Collaboration is Hot … Very Hot!! (How Collaboration at Cisco is Used Effectively with Engineering – A Case Study)
I find it gratifying that so many different organizations within Cisco have been able to leverage our collaboration solution – the Integrated Workforce Experience or IWE – to better enable them to improve speed, scale and reuse on a regular basis. I’ve shared examples with you in my last two blogs about how our Sales and IT departments have used IWE successfully. Today I’m providing a look into Cisco’s Engineering function and how it is using collaboration to great effect.
Cisco is a technology company, so it’s probably not surprising that our Engineering organization is our largest functional group with over 30,000 employees. It spans six continents and five business groups. It is truly the most diverse organization within Cisco. Within Engineering is a group of nearly 500 technical writers, editors and illustrators working on teams across 62 business units.
Here is the business situation and challenge Engineering faced: the technical writers, editors and illustrators were dependent upon tools and evolving best practices to keep documentation on Cisco products and solutions accurate and up-to-date. It needed to share best practices to help increase efficiency and limit redundancy.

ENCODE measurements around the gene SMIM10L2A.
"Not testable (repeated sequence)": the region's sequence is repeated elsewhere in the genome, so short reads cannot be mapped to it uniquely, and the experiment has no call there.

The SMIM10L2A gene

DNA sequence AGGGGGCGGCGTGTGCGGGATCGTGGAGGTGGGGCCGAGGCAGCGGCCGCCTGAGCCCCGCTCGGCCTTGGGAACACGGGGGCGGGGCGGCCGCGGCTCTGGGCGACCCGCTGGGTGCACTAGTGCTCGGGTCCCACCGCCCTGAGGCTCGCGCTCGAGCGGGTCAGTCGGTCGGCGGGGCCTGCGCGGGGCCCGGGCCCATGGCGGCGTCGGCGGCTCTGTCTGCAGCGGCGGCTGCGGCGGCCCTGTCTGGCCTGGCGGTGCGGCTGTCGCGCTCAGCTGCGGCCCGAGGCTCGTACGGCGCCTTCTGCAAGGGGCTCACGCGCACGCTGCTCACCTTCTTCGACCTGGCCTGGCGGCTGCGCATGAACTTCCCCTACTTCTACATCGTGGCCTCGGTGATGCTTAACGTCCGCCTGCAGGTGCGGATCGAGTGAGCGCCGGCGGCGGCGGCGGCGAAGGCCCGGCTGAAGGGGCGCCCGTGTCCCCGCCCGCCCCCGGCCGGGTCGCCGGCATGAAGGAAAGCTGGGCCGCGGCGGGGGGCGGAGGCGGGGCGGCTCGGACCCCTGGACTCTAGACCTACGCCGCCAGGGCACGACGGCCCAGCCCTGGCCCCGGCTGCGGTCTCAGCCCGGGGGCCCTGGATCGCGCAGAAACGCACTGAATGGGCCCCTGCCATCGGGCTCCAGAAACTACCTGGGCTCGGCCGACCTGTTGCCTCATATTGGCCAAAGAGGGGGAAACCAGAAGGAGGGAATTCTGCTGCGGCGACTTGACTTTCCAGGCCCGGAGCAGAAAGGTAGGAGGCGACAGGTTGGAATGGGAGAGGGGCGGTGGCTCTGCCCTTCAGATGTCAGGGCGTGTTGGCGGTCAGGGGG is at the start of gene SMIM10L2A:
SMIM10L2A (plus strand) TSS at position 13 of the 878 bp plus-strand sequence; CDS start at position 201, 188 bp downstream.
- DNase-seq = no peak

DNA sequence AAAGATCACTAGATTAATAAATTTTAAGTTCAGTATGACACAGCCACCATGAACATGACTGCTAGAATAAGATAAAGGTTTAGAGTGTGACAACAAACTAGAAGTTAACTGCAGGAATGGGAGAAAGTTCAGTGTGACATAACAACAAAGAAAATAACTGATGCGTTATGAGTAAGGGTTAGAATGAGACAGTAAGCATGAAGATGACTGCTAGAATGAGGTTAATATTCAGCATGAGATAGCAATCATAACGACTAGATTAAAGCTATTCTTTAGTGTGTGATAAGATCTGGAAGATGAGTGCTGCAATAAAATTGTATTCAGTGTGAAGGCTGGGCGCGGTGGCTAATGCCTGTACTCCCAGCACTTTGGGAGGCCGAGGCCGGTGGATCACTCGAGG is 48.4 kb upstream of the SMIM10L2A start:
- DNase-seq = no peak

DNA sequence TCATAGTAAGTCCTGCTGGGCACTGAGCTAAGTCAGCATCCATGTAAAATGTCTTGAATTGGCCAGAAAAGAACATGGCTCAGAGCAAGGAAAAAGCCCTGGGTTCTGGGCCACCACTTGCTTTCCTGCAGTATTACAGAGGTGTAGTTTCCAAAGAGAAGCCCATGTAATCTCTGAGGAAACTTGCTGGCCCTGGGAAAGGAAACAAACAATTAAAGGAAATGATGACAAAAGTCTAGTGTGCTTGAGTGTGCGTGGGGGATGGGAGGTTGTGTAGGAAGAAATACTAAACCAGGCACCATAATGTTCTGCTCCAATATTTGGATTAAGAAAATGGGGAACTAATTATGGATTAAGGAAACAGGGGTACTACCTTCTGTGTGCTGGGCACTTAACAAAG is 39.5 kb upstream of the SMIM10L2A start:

Previous resources available to this community of communicators were spread among many websites and Web 2.0-era tools, including blogs, wikis, and discussion forums. Team members also received information via email aliases, and then had to maintain separate files of documents and presentations.
Since members of this team are professional communicators who are comfortable collaborating, it is understandable that their new Engineering Information Development Community was one of the first communities to launch on IWE. In this new community, these technical communicators found an environment where information, dialogue and collaboration could be integrated and consolidated for faster communications and more efficient use of resources.
The IWE Information Development Community grew rapidly among technical documentation professionals. Resource links were quickly added, and the community owners and 10 other active members began initiating discussions and posting information and links on technical writing projects best practices, and issues faced by technical communicators. The most popular feature in this community is its discussion forums, which provide members with real information that they need to do their jobs.
Through these activities, the IWE Information Development Community helps keep technical communicators in Engineering and across Cisco informed about evolving best practices, tools, publications, and opportunities in their field. Community members gain a sense of camaraderie, get a chance to express their views, and share their expertise.
The community environment integrates document management, collaboration, and communications tools, making it easier for members to find specific content and colleagues with similar or complementary skills and experience. The overall goal is to reduce redundancy, speed the flow of up-to-date information, and ultimately produce better technical documentation more efficiently.
I’ll blog more next time about how other Cisco functional groups are using IWE to make our operations more streamlined and efficient. I’d love to hear your stories as well.